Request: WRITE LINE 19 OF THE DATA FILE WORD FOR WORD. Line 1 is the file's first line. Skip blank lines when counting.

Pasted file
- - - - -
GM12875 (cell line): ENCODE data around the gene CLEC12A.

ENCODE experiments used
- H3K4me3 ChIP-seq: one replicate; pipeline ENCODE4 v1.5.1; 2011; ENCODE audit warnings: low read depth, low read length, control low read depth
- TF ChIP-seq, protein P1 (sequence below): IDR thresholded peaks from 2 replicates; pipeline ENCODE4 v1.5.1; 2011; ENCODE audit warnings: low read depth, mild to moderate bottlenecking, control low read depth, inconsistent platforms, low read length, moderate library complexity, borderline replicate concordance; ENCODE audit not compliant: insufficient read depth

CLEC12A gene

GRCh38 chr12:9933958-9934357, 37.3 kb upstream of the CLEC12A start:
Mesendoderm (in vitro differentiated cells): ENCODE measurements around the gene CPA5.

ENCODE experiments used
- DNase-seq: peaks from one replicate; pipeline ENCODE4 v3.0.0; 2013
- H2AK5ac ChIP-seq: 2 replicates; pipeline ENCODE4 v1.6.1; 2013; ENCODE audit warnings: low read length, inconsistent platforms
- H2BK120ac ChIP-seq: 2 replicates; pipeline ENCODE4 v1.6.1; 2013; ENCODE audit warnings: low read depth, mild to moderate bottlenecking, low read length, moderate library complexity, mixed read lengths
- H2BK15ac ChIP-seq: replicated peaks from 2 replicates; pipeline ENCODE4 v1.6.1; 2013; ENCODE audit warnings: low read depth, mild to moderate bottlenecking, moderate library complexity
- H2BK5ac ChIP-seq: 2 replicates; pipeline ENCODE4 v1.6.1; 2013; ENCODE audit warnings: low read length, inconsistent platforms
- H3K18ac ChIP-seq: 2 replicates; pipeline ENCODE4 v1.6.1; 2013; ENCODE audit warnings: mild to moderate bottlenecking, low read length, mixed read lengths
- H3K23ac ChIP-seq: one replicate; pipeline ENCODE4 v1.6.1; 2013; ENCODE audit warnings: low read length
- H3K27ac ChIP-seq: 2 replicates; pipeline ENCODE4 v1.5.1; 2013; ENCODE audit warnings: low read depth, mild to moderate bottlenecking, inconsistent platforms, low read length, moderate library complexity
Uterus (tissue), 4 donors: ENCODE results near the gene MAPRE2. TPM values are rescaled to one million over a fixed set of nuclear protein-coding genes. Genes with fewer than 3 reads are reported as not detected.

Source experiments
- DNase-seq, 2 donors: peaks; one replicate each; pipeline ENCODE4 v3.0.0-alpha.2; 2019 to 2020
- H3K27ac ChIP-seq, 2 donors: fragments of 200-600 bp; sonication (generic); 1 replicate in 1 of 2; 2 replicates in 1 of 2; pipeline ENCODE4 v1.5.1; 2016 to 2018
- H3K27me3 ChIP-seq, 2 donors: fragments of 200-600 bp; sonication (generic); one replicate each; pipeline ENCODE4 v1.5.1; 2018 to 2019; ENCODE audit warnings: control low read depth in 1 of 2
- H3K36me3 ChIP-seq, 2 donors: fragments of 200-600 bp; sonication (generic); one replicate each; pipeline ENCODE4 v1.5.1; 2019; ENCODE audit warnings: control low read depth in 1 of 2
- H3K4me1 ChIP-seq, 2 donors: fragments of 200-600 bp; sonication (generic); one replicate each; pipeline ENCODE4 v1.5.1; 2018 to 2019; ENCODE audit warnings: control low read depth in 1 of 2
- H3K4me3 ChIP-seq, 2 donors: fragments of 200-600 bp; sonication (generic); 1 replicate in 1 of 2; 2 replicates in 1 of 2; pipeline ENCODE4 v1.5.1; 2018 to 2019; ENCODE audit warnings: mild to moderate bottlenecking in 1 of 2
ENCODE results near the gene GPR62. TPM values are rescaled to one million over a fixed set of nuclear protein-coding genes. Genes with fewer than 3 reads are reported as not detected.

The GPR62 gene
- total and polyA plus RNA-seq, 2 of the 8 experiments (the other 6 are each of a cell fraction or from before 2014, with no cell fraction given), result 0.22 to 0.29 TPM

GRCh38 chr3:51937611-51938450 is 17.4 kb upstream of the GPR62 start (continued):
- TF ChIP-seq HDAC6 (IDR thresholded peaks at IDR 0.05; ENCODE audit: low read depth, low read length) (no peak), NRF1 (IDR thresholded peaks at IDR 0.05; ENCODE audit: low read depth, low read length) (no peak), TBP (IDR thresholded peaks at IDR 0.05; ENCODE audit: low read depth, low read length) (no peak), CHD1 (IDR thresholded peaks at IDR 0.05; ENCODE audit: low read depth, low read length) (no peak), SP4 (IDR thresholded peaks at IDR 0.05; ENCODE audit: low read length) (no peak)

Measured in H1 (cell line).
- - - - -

- DNase-seq, 2 donors: peaks; one replicate each; pipeline ENCODE4 v3.0.0-alpha.2; 2019 to 2020